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Byron Shire
May 28, 2024

Good news: meat prices to soar

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Good news! The price of red meat will soar over the next two years, according to Meat and Livestock Australia (MLA). The number of cattle in Australia has hit a 20-year low, so there are less animals to slaughter

This is good news for a lot of reasons. First of all, eating vegetarian food is much cheaper. A recent study in the Journal of Hunger & Environmental Nutrition showed that a plant based diet can supply the same amount of calories at a far lower cost than one based around meat.

Secondly, cutting back on meat and moving to a plant-based diet will make us all healthier. Unlike meat, milk, and eggs, plant-based foods are cholesterol-free, generally low in saturated fat, and high in fibre, complex carbohydrates, vitamins and minerals. Plant-based foods have been shown to fight obesityheart diseasediabetesbreastprostate, and colorectal cancers.

Thirdly, according to the U.N. Convention to Combat Desertification, it takes up to 10 kg of grain to produce just 1 kg of meat, while the Worldwatch Institute reports that a staggering 51 percent or more of global greenhouse-gas emissions are caused by animal agriculture.

Best of all, giving up meat will help save not just your pocket, your health and the environment, but will also save millions of animals from torment and slaughter. Now that is good news.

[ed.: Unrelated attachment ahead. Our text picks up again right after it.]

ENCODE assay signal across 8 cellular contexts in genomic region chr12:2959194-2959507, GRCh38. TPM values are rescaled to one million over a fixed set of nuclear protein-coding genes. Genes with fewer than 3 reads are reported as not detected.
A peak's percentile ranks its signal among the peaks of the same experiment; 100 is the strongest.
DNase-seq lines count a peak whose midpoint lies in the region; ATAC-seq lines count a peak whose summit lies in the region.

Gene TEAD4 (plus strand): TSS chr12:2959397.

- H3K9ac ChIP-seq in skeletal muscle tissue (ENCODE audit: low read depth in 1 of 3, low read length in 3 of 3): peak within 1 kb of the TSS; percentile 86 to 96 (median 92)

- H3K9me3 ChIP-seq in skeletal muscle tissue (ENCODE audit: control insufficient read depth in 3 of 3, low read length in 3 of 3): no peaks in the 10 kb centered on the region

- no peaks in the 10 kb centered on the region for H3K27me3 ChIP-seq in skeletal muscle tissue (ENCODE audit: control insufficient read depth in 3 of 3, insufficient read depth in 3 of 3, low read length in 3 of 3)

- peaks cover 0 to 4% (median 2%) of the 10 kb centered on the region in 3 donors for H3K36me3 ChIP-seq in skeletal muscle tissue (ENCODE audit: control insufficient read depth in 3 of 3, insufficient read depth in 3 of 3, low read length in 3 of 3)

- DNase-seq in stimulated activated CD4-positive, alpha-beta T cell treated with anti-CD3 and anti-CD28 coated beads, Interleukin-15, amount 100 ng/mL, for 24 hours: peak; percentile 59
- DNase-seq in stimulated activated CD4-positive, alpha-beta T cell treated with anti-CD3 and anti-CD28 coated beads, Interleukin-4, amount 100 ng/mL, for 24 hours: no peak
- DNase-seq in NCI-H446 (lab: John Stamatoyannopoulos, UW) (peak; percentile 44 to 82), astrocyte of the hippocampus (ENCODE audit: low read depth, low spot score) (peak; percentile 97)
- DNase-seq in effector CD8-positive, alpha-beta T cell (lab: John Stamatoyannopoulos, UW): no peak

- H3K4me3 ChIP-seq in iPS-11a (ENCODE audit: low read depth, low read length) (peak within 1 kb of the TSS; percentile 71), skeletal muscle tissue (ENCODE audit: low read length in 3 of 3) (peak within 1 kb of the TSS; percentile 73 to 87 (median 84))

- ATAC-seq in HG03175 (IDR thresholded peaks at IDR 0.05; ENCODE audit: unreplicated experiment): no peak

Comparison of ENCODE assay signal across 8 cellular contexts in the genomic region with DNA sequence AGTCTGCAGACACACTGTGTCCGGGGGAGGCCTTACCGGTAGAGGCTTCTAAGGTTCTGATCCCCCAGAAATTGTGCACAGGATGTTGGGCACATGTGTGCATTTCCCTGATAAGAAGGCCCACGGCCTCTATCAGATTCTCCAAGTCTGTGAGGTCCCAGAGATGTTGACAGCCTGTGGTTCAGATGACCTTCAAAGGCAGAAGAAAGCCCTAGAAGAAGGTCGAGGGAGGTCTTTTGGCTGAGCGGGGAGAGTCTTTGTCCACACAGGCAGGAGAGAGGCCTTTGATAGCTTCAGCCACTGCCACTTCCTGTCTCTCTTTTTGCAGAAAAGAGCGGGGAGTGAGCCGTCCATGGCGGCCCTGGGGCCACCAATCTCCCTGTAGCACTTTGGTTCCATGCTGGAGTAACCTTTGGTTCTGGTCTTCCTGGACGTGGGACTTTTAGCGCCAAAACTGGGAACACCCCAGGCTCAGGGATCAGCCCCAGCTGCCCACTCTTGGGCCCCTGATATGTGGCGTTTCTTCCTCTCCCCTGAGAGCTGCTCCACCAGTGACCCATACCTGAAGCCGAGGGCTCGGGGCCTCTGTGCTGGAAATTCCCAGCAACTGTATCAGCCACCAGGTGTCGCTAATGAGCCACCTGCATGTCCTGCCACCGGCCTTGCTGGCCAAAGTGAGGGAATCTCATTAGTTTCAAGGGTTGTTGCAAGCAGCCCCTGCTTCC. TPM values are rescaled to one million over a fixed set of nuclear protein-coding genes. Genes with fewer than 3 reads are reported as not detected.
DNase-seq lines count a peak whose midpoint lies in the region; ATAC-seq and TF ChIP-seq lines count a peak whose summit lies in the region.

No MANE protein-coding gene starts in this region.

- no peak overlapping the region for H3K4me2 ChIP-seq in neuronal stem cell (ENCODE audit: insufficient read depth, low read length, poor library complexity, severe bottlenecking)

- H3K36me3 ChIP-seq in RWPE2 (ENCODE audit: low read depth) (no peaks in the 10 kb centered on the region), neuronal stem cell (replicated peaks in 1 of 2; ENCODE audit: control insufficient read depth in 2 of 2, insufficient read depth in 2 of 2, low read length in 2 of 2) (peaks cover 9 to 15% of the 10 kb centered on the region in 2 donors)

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1 COMMENT

  1. Actually high prices will encourage the development of feed lots, a shift to factory produced poultry and pork, and will push up the price of alternative proteins. This should be good for meat and dairy producers on the North Coast, and particularity for Casino and Kyogle. It will also improve the diets as people reduce excessive meat consumption. However you should remember that meat eating has long been part of traditional Australian culture, so rising prices will put pressure on the budgets of many low income Australians – including many indigenous people – who tend to prefer a more traditional meat based diet. Can I suggest that while we recognize the need to moderate meat consumption and to manage meat production sustainably and ethically, some Australians might not appreciate people expressing flee over developments that will make life harder for a lot of less well off people in this country.

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